In the span of a week records have been broken on Mount Everest amidst the deaths of at least six climbers.

There have been highs and lows, milestones and great human achievements, just as the mountain has claimed a high rate of casualties. 

U.S. Marine Corps Staff Sgt. Charlie Linville, 30, became the first combat wounded veteran to summit Mount Everest when he reached the 29,029-foot summit on May 19. Linville lost his leg from an IED in Afghanistan in 2011 and had already summitted several of the world’s highest peak with a prosthetic.

Just a few days later 32-year-old Melissa Arnot became the first woman to summit Everest without oxygen. It marked her seventh successful summit of the mountain, deemed one of the greatest challenges known to man.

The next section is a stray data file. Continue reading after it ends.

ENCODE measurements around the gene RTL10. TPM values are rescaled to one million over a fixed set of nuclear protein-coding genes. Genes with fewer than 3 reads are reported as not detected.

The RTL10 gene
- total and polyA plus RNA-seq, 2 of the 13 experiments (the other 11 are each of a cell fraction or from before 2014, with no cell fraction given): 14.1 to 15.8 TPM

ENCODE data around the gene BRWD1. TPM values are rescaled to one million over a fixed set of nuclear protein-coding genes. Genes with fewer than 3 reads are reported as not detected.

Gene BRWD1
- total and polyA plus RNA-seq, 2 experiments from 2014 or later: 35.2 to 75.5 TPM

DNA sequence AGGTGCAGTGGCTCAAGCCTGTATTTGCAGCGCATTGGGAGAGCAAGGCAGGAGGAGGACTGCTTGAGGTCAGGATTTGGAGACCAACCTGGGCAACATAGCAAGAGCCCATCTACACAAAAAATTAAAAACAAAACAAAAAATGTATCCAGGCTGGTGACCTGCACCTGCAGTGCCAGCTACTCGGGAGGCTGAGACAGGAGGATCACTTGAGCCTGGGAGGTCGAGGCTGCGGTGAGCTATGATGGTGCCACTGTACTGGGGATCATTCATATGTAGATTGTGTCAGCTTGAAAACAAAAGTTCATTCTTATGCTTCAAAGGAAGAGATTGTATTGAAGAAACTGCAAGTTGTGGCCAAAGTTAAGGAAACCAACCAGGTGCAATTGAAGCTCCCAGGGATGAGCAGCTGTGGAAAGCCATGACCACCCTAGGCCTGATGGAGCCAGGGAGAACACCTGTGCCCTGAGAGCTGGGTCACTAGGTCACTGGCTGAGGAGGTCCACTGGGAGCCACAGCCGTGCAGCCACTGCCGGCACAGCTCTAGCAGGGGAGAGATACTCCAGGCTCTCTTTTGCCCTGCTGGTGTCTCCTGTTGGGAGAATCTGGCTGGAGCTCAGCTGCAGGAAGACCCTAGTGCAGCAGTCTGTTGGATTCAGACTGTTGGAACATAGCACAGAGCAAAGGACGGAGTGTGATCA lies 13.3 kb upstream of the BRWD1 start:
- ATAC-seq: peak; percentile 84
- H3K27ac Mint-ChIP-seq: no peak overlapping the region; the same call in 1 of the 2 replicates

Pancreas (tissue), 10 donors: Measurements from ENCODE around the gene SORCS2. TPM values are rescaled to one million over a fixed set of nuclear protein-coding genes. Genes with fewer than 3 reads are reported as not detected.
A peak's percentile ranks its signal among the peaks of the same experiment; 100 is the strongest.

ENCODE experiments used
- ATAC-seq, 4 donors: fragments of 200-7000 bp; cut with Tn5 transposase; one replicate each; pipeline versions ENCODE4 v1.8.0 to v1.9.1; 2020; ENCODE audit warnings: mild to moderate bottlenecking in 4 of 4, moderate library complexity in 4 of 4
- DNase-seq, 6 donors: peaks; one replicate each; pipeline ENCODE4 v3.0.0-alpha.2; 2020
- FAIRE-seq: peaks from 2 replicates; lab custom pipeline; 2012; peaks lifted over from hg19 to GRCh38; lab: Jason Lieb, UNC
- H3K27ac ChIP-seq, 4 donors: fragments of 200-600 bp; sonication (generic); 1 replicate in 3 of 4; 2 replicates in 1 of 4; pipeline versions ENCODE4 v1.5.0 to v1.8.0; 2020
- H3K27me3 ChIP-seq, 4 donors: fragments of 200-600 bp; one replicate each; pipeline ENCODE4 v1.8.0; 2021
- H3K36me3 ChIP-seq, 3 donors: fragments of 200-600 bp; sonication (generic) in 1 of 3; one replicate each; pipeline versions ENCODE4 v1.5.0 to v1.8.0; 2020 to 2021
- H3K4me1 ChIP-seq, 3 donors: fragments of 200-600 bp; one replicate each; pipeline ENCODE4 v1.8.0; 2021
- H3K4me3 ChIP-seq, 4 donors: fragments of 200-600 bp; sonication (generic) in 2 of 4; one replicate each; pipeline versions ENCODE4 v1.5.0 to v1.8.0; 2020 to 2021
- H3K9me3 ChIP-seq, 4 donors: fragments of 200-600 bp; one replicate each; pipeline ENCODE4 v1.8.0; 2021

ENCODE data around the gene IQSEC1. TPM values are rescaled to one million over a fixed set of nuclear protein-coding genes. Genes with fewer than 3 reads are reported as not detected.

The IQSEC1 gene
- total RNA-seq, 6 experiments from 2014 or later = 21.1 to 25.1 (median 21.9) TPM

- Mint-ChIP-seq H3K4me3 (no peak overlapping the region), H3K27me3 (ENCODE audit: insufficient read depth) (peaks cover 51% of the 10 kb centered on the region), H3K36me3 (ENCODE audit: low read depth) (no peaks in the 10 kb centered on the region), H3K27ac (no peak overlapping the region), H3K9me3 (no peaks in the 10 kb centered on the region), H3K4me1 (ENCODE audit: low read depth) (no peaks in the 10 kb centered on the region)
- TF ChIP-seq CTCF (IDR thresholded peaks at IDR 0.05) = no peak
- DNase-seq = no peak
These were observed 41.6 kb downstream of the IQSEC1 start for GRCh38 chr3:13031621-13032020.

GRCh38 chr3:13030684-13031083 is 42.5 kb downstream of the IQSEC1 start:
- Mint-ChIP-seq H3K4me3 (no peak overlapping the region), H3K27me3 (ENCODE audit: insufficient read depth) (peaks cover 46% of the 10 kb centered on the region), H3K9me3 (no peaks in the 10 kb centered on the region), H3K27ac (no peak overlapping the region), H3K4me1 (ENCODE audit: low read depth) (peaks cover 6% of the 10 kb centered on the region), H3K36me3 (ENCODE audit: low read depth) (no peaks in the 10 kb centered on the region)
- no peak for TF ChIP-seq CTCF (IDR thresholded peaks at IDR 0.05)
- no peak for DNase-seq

Climbing above 26,000 feet, known as the “death zone,” without oxygen is extremely dangerous. The human body is unable to acclimatize at that elevation without supplemental oxygen, but with enough training and experience, you can survive for a certain period. 

Another climber, Cory Richards, summitted the mountain without oxygen and captured the feat on snapchat.

While these feats were taking place, the mountain was also telling a different story. After the avalanche in 2015 and a virtually non-existent climbing season, this year is promising to be an exceptionally busy one.

The life-threatening challenge was put into greater focus with the deaths of six climbers in the span of just three days. A Dutch climber, an Australian woman and an Indian man were suspected of having succumbed to altitude sickness, or death by drowning.